When your place your loved one into a nursing home in Virginia, you want to know that they will be safe. Stories of abuse and neglect can heighten your sense of fear and uncertainty.
The National Center on Elder Abuse periodically reports statistical analysis of risk factors associated with elder abuse. While no statistics can adequately predict whether or not someone will become a victim, they can equip you to take preventive measures based on science. These statistics highlight the common types of elder abuse, risk factors for abuse victims and patterns among abusers.
Forms of elder abuse and neglect
The NCEA has reported that physical and psychological abuse, along with neglect, are some of the most common forms of elder abuse nationally. However, financial exploitation is also common, with fraud being the most frequently used method. Sexual abuse of elders is also prevalent.
Risk factors for victims
The data shows that certain factors increase the probability that an elder will become a victim of abuse. While these are not foolproof predictors for individual experience, data shows that certain traits appear at higher rates when considering reports of abuse.
These risk factors include mental health impairments such as dementia and schizophrenia, physical disabilities, poverty and having a history of past abuse. People of color, particularly African Americans, appear to be at higher rates than whites, as are those without a living spouse. In contrast, social supports are inversely proportional to risk — meaning that surrounding your loved one with friends and family members may be an effective protection tool.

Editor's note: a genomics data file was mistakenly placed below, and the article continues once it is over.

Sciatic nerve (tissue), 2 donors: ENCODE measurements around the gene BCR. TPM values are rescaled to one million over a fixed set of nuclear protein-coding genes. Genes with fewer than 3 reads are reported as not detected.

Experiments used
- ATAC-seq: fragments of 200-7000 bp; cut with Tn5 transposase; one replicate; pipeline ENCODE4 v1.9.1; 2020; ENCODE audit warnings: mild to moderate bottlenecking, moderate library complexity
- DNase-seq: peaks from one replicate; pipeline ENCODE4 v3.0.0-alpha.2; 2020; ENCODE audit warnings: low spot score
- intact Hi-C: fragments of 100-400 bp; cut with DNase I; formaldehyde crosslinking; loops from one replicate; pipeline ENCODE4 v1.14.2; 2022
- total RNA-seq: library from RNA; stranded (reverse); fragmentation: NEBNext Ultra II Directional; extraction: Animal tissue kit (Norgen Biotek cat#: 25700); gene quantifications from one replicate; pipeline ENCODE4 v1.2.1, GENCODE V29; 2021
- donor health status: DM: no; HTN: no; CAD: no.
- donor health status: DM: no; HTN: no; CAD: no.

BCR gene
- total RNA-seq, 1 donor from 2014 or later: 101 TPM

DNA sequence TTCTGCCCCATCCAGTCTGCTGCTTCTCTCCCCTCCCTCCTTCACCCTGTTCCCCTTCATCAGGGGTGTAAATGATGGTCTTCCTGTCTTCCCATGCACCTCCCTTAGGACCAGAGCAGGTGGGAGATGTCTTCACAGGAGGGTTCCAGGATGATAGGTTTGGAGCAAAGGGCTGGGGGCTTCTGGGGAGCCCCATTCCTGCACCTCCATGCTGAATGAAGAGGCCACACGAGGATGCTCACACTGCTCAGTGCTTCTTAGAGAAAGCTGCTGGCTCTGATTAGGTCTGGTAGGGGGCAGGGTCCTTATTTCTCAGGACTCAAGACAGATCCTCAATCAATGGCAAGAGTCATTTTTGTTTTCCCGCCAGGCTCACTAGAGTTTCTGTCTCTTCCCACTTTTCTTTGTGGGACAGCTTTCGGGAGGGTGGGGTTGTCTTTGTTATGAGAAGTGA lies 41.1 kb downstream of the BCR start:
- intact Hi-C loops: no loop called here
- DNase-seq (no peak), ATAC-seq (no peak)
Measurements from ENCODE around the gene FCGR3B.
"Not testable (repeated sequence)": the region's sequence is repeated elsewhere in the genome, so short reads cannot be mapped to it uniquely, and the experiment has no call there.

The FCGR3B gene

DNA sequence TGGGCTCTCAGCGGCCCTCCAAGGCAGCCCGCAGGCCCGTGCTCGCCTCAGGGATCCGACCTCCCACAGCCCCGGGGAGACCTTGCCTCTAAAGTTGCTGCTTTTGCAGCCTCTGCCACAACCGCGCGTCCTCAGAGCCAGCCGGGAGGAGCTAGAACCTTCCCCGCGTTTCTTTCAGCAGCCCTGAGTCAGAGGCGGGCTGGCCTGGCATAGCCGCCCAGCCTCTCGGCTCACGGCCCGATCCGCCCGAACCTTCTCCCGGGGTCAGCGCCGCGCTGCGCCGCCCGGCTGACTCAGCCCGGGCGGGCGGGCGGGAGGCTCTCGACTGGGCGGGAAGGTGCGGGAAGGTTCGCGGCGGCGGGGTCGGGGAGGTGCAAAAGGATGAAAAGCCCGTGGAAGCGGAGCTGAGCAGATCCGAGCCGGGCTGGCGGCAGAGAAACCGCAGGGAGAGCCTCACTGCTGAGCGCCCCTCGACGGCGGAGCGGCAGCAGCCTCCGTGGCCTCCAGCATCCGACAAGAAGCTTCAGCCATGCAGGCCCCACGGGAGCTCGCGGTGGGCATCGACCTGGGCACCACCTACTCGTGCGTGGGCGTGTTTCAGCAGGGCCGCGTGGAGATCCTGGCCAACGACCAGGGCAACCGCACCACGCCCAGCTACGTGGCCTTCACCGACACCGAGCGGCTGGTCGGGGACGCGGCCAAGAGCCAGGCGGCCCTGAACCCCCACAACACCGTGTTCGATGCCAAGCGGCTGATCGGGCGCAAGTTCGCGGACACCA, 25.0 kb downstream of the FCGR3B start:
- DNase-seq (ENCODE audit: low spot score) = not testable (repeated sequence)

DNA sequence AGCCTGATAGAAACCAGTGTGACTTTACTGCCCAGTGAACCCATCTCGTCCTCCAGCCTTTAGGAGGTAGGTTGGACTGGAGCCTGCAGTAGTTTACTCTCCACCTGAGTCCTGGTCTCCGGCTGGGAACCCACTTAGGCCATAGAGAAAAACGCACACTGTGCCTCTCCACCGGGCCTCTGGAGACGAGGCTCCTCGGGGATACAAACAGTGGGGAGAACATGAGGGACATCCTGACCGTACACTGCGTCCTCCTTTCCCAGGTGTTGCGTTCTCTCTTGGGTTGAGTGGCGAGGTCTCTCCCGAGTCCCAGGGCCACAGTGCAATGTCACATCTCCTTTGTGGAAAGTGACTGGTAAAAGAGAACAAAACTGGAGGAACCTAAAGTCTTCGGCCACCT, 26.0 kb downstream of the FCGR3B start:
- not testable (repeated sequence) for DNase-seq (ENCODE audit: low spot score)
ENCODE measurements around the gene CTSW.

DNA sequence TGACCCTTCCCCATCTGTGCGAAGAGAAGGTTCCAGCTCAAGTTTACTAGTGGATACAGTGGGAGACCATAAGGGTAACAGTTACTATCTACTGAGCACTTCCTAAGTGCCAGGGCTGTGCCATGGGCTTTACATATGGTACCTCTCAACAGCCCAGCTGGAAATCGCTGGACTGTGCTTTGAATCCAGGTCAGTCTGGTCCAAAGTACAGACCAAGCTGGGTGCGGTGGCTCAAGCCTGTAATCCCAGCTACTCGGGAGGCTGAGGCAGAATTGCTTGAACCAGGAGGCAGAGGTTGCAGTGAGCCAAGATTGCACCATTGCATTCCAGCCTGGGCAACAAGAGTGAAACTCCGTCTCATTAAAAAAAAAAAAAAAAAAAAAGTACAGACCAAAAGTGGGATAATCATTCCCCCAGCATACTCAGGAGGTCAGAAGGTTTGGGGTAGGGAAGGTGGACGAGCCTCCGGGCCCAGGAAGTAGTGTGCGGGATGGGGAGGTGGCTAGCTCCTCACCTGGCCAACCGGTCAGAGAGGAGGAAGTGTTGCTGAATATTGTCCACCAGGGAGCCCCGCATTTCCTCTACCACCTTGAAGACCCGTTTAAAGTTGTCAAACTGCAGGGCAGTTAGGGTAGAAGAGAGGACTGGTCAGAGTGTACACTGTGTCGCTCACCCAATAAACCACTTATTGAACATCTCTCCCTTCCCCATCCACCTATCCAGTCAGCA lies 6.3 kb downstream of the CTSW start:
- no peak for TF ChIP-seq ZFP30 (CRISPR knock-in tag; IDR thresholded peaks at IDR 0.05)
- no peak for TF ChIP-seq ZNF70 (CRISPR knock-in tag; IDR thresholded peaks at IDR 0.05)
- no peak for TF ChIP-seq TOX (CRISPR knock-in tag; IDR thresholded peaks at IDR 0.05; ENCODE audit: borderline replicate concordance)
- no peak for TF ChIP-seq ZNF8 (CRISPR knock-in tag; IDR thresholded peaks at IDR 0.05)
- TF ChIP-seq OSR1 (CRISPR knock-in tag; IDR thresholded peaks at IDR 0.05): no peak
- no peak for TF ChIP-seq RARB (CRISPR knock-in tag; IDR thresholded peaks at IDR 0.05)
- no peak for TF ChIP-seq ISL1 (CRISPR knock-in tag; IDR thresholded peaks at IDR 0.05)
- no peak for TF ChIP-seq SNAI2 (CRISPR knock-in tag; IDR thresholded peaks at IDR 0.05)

Risk factors for abusers
Abuse from other residents in a facility is more common than from staff, though both occur. Outside of nursing homes, abuse is common from family members and live-in caregivers — especially when they live alone with the elder. Data has suggested that abusers are more likely to be male and to be under high stress or have a history of substance abuse, mental health problems and often have a history of encounters with police.
While no statistics can predict the future, awareness of the data on elder abuse can help you better plan for the well-being of your loved one.